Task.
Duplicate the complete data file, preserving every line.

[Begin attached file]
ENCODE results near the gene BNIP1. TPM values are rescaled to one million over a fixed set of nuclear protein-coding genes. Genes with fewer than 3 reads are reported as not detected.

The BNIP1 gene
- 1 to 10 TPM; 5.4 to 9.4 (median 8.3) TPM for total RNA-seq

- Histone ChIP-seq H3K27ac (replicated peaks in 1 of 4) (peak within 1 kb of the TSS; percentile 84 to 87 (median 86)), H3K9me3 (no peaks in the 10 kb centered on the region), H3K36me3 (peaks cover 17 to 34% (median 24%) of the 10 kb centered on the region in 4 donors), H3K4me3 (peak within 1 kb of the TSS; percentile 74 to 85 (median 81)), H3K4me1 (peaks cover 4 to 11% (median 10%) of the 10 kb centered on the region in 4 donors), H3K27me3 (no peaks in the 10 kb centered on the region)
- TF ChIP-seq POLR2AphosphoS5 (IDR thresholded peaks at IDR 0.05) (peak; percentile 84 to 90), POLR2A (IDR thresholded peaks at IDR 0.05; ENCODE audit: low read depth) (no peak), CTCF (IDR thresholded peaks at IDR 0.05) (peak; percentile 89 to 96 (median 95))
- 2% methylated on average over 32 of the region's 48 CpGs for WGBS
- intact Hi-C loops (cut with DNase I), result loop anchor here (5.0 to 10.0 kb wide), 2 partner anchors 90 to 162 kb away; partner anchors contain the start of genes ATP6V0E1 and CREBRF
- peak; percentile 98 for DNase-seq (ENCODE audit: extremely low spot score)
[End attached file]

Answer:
ENCODE results near the gene BNIP1. TPM values are rescaled to one million over a fixed set of nuclear protein-coding genes. Genes with fewer than 3 reads are reported as not detected.

The BNIP1 gene
- 1 to 10 TPM; 5.4 to 9.4 (median 8.3) TPM for total RNA-seq

- Histone ChIP-seq H3K27ac (replicated peaks in 1 of 4) (peak within 1 kb of the TSS; percentile 84 to 87 (median 86)), H3K9me3 (no peaks in the 10 kb centered on the region), H3K36me3 (peaks cover 17 to 34% (median 24%) of the 10 kb centered on the region in 4 donors), H3K4me3 (peak within 1 kb of the TSS; percentile 74 to 85 (median 81)), H3K4me1 (peaks cover 4 to 11% (median 10%) of the 10 kb centered on the region in 4 donors), H3K27me3 (no peaks in the 10 kb centered on the region)
- TF ChIP-seq POLR2AphosphoS5 (IDR thresholded peaks at IDR 0.05) (peak; percentile 84 to 90), POLR2A (IDR thresholded peaks at IDR 0.05; ENCODE audit: low read depth) (no peak), CTCF (IDR thresholded peaks at IDR 0.05) (peak; percentile 89 to 96 (median 95))
- 2% methylated on average over 32 of the region's 48 CpGs for WGBS
- intact Hi-C loops (cut with DNase I), result loop anchor here (5.0 to 10.0 kb wide), 2 partner anchors 90 to 162 kb away; partner anchors contain the start of genes ATP6V0E1 and CREBRF
- peak; percentile 98 for DNase-seq (ENCODE audit: extremely low spot score)